By any measure, Salesforce CEO Marc Benioff has been a successful executive. He helped build Salesforce from the ground up, starting in an apartment in San Francisco in 1999 and eventually erecting Salesforce Tower, the tallest building in the city. He took the idea of running software in the cloud and grew it into the de facto way to deliver software at a time when most companies offered software in boxes or on-prem seat licenses.
That he helped transform the way software is bought and sold is undeniable. But he’s now under intense scrutiny: Not one but two activist investors have recently taken large positions in Salesforce, meaning his decisions could be challenged on everything from acquisitions to how budgets are allocated.
For starters, Starboard Value announced in October that it was taking a sizable (but undisclosed) stake in Salesforce. Then this week, Elliott Management announced it was taking a multibillion-dollar position in the CRM leader.
Both firms usually have strong opinions about what they believe needs fixing at a company — and they typically get what they want. In this case, they likely want a more profitable, less costly Salesforce. That could involve cutting executive salaries, reducing overhead costs, laying off additional people and selling unprofitable pieces of the organization, among other things. The activist investors will probably also seek board seats.
Salesforce has already started making cuts, announcing it was laying off 10% of the workforce earlier this month. It plans to slash real estate costs, too, while reducing overall operating costs and increasing efficiency, but it might not be enough in the eyes of the new investors.
When you look at the moves Salesforce has made over the last five years, there is certainly room for criticism around the massive sums spent on acquisitions and how successfully acquired assets have been integrated and allocated. It’s possible that Elliott and Starboard were watching from afar, waiting for the company to weaken enough to question some of those decisions.
With Salesforce’s stock price down 29% over the last year and growth slowing, perhaps these firms saw the moment and made their moves. What will it mean for Salesforce and Benioff going forward? Let’s explore further.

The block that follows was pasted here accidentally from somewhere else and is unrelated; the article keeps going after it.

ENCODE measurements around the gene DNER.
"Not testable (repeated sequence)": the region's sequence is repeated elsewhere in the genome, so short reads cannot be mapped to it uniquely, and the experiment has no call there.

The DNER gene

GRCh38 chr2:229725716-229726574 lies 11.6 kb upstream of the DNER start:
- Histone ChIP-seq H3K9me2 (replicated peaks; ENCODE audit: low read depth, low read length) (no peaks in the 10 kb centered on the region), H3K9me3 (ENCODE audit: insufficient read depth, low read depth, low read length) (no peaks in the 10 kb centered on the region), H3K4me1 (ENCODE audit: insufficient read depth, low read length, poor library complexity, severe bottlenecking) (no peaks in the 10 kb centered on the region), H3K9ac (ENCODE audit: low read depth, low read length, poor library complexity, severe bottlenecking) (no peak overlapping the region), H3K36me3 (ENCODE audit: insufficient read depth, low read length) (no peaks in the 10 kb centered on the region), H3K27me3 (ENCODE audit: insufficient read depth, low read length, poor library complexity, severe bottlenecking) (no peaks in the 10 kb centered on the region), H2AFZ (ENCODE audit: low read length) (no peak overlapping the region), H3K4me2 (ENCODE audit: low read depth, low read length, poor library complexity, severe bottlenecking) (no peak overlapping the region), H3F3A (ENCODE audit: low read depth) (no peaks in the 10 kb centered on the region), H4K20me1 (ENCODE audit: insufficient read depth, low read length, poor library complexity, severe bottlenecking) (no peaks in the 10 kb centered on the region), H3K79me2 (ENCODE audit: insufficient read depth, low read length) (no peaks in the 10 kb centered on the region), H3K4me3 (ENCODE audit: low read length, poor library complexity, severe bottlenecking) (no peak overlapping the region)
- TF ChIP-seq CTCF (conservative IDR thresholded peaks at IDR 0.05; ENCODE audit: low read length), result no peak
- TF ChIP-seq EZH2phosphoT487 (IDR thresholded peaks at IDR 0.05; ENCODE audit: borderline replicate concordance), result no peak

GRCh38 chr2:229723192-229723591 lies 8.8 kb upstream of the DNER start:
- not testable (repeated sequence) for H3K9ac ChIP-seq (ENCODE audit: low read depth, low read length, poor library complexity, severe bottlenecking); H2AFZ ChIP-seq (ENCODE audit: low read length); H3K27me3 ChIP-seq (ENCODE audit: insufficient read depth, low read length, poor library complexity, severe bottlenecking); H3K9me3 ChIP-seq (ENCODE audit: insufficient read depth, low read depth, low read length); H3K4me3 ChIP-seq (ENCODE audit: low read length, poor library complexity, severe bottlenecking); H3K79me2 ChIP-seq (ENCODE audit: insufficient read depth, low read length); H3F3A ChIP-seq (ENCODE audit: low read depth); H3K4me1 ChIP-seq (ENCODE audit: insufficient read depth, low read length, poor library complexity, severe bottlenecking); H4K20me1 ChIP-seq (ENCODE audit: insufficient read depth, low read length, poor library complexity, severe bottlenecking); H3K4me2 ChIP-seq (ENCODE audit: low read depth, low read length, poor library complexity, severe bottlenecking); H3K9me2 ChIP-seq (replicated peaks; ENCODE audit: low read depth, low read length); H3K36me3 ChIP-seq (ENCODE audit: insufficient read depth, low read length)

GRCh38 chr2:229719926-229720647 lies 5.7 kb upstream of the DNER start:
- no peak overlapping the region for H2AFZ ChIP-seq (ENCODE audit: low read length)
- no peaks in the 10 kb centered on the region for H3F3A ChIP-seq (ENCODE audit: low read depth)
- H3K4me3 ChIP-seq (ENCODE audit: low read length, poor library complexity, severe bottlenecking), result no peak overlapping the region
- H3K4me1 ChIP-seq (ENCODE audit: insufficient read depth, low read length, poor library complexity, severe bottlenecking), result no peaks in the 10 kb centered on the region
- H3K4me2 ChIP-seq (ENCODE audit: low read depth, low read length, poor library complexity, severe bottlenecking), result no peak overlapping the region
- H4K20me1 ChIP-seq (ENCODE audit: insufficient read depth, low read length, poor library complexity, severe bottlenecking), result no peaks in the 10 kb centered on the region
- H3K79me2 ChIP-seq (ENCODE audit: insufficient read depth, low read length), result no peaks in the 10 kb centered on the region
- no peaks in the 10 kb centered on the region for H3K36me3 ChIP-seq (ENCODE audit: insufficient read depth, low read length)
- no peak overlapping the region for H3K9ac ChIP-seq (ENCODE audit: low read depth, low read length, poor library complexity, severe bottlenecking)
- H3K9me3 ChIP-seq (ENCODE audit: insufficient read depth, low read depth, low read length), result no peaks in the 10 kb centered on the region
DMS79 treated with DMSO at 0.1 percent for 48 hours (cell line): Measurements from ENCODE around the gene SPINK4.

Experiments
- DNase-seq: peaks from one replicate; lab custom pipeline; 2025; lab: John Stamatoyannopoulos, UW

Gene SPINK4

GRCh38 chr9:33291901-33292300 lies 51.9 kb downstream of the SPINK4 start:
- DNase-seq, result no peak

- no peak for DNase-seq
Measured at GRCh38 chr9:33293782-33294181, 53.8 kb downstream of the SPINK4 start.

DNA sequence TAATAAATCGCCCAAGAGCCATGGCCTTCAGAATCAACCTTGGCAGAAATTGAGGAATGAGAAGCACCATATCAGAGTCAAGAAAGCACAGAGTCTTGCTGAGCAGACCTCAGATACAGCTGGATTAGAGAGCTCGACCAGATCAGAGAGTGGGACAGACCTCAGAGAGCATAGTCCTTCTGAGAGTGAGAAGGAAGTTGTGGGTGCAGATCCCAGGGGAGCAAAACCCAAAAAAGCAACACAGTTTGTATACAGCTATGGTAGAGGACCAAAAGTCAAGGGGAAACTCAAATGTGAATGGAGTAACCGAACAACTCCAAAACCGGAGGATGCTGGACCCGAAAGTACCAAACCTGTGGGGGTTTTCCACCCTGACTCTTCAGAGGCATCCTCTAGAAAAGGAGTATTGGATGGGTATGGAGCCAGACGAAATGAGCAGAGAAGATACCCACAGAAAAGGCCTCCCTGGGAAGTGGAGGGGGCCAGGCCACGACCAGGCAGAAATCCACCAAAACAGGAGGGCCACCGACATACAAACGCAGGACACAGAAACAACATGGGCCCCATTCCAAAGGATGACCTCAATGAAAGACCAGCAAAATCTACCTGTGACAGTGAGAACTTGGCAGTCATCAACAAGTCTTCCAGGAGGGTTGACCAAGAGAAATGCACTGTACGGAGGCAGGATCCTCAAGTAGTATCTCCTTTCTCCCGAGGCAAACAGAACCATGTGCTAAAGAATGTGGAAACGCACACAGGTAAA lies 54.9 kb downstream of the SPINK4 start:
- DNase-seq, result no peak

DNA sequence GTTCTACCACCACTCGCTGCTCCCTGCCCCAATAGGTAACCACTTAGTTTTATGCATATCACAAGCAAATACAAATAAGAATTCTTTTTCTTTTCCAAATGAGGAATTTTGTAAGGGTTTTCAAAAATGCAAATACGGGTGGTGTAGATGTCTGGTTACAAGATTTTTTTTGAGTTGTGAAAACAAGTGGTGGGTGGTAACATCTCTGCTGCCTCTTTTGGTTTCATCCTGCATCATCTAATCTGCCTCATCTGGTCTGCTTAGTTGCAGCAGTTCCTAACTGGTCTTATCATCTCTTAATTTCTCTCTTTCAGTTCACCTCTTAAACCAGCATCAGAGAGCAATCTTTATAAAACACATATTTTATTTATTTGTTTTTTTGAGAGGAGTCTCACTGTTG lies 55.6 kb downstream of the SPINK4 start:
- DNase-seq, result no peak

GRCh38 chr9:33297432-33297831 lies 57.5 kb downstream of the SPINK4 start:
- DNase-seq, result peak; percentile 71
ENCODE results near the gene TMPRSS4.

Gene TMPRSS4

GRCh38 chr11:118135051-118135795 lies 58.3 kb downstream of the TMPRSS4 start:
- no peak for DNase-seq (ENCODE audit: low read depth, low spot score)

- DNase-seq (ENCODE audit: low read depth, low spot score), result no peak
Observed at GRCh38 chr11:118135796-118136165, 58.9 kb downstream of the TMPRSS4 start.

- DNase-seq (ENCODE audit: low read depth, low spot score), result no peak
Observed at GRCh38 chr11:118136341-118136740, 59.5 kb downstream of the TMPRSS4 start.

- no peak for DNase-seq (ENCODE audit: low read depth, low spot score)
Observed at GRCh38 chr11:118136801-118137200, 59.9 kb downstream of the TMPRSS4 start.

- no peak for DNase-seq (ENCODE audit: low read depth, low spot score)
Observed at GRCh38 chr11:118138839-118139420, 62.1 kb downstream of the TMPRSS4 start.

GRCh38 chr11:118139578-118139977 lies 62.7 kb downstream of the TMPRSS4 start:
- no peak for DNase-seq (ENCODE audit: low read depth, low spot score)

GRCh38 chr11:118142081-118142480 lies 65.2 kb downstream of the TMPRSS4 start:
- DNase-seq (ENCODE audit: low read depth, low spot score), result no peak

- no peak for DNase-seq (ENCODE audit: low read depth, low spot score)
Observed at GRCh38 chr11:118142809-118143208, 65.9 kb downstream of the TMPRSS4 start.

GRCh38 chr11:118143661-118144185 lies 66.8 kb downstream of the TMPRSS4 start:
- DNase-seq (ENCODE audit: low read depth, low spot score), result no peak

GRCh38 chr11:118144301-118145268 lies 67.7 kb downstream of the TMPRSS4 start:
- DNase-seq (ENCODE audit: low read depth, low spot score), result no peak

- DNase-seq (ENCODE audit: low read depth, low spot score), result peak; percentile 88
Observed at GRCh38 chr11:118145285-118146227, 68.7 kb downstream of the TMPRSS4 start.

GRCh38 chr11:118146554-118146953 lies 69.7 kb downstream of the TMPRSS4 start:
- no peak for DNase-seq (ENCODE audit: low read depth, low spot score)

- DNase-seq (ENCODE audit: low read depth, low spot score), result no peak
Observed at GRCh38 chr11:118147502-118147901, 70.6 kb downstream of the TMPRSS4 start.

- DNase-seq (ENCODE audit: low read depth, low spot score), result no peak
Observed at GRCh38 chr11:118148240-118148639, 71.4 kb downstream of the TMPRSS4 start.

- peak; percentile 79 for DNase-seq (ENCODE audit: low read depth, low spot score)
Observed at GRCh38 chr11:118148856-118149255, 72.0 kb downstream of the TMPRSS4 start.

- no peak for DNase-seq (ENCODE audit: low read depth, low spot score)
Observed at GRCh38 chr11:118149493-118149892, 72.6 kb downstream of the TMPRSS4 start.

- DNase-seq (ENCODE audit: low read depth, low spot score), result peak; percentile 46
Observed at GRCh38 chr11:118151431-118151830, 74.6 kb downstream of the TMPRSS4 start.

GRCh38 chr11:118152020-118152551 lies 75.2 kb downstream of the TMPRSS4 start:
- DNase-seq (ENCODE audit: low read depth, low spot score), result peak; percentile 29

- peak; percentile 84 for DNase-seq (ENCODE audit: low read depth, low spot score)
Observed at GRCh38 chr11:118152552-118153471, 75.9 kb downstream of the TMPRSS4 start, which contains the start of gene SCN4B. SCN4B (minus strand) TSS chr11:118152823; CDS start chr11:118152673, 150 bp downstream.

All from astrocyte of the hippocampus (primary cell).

We can work it out
When activist investors come calling, they typically make a list of desired changes and push for board seats to ensure those changes are put in place.
But this does not necessarily have to take an immediate hostile tone. A CEO who has been through an activist fight told me the goal at the beginning is to find common ground rather than assume a combative position with the activists.
“It’s not exactly about defense. That’s what the industry calls it, but it’s much more about understanding what your shareholders are pushing for and why are they pushing for these things. And are they right? And do you align on the time frame in which they want a certain set of things versus maybe the vision the company has over the long run?” said the executive, who requested anonymity to speak candidly to TechCrunch on background.
It’s very much a political exercise, and Benioff will have to read the pulse of other large investors and see how this all aligns. “I think that the really important blocking and tackling of this type of process is you have to be extremely close to your top 20 to 30 to 50 shareholders, and you have to understand what’s top of mind for them,” the CEO said.
All of this information will factor into Benioff’s strategy. If there are a lot of shareholders in agreement with the activists, then he’ll have to lean into their agenda more, but if the activists’ viewpoints differ from other shareholders, then he’ll have room to push back.
“So this is a very interesting kind of dance because it’s really a kind of shareholder democracy to some extent,” the executive said.
All that said, Salesforce is likely going to have to make some concessions.